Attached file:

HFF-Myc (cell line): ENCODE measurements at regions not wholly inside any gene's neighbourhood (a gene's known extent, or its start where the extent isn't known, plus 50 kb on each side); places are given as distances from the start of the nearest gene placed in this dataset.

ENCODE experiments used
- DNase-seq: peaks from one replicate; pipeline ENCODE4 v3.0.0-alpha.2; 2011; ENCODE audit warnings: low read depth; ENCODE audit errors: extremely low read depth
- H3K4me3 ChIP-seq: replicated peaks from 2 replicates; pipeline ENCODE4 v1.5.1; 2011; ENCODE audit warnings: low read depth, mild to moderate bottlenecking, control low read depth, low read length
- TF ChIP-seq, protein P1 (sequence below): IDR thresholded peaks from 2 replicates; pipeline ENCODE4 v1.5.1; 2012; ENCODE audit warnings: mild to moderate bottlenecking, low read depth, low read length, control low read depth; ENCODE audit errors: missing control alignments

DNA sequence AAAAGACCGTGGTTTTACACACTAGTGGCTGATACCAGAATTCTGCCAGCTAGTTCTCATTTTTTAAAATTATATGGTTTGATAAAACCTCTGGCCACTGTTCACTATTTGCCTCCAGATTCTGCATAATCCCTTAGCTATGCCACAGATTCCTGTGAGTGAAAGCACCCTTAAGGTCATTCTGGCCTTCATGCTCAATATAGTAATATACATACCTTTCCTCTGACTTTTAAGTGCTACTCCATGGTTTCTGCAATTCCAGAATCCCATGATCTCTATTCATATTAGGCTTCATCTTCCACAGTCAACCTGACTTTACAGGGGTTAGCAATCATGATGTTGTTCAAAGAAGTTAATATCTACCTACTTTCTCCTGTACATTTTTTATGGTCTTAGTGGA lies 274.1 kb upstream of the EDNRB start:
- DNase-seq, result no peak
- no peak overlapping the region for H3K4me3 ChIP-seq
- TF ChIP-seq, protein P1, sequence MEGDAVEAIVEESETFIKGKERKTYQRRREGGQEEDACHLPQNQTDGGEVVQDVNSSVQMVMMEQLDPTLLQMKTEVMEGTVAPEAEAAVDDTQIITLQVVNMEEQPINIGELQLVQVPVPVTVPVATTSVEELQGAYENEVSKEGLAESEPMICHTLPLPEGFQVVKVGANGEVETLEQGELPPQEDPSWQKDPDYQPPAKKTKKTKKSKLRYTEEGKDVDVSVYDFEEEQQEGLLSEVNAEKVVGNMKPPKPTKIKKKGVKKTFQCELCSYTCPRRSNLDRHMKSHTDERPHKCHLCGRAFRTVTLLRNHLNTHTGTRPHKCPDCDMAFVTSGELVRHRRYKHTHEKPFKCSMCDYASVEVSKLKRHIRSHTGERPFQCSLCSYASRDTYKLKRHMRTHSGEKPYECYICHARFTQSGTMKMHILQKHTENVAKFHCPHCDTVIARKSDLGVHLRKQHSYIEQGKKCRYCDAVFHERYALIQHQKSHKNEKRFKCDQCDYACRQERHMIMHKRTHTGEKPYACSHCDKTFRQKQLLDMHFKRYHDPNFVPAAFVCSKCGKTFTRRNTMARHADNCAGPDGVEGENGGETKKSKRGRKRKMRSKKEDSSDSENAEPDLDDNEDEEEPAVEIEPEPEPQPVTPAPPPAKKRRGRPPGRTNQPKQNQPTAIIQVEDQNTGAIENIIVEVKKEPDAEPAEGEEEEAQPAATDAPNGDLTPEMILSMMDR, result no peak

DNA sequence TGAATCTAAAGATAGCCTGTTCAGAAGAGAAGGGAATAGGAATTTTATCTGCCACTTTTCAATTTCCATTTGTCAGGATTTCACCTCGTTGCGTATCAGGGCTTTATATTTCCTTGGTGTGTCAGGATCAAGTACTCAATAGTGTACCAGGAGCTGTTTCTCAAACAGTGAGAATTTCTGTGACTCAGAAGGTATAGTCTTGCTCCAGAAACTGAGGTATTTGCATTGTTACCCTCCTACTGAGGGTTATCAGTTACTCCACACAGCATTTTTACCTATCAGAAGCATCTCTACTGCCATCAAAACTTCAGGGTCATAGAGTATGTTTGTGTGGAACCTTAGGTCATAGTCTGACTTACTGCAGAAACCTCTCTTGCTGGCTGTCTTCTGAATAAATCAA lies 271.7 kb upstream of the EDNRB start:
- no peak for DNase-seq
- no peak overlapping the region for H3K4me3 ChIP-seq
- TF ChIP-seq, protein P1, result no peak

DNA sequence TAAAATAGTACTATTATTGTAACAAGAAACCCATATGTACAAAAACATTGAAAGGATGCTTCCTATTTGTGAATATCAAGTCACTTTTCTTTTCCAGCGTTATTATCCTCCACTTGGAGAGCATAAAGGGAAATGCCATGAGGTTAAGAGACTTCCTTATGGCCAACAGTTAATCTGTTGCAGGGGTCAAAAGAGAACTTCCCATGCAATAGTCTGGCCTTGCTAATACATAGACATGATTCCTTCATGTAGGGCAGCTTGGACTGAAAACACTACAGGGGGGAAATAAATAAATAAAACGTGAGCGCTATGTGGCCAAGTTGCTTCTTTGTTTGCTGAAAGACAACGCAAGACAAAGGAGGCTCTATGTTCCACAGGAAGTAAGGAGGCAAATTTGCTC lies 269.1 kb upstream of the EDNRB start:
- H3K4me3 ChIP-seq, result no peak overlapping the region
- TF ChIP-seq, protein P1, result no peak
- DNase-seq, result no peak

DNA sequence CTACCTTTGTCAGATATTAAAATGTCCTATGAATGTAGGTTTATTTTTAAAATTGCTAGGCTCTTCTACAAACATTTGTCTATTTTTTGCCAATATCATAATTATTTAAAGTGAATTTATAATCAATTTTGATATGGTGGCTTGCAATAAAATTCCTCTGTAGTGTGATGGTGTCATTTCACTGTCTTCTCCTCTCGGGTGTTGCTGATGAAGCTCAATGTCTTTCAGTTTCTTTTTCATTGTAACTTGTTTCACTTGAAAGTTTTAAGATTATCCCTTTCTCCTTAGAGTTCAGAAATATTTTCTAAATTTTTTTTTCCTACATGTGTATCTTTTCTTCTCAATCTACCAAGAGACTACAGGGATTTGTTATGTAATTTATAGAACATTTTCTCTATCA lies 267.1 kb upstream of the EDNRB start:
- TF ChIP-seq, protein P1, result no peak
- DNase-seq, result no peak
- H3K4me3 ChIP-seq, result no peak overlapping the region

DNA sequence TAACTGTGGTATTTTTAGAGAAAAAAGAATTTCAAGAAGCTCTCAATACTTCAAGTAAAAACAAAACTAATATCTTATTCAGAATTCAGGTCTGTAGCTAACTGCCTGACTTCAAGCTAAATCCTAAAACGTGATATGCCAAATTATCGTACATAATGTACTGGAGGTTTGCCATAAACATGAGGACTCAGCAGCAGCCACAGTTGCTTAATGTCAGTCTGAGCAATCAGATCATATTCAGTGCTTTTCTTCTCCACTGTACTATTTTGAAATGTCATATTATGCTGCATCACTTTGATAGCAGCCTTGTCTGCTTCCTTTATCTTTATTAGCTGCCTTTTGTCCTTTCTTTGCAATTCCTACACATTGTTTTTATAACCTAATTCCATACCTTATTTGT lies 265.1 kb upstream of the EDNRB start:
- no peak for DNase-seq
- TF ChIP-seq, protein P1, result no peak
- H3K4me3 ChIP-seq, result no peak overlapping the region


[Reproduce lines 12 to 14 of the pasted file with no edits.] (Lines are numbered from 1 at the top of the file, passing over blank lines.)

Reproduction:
- no peak overlapping the region for H3K4me3 ChIP-seq
- TF ChIP-seq, protein P1, result no peak

DNA sequence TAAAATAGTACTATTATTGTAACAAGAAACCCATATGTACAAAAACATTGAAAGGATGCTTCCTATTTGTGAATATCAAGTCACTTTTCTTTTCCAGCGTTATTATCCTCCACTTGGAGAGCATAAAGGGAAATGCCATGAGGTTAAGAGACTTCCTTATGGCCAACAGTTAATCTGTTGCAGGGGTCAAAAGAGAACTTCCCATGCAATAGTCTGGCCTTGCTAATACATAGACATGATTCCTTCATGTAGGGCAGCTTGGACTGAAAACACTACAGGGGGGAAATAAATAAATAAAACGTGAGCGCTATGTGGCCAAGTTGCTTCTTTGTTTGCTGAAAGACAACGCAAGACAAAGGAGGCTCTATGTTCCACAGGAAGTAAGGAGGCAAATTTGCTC lies 269.1 kb upstream of the EDNRB start: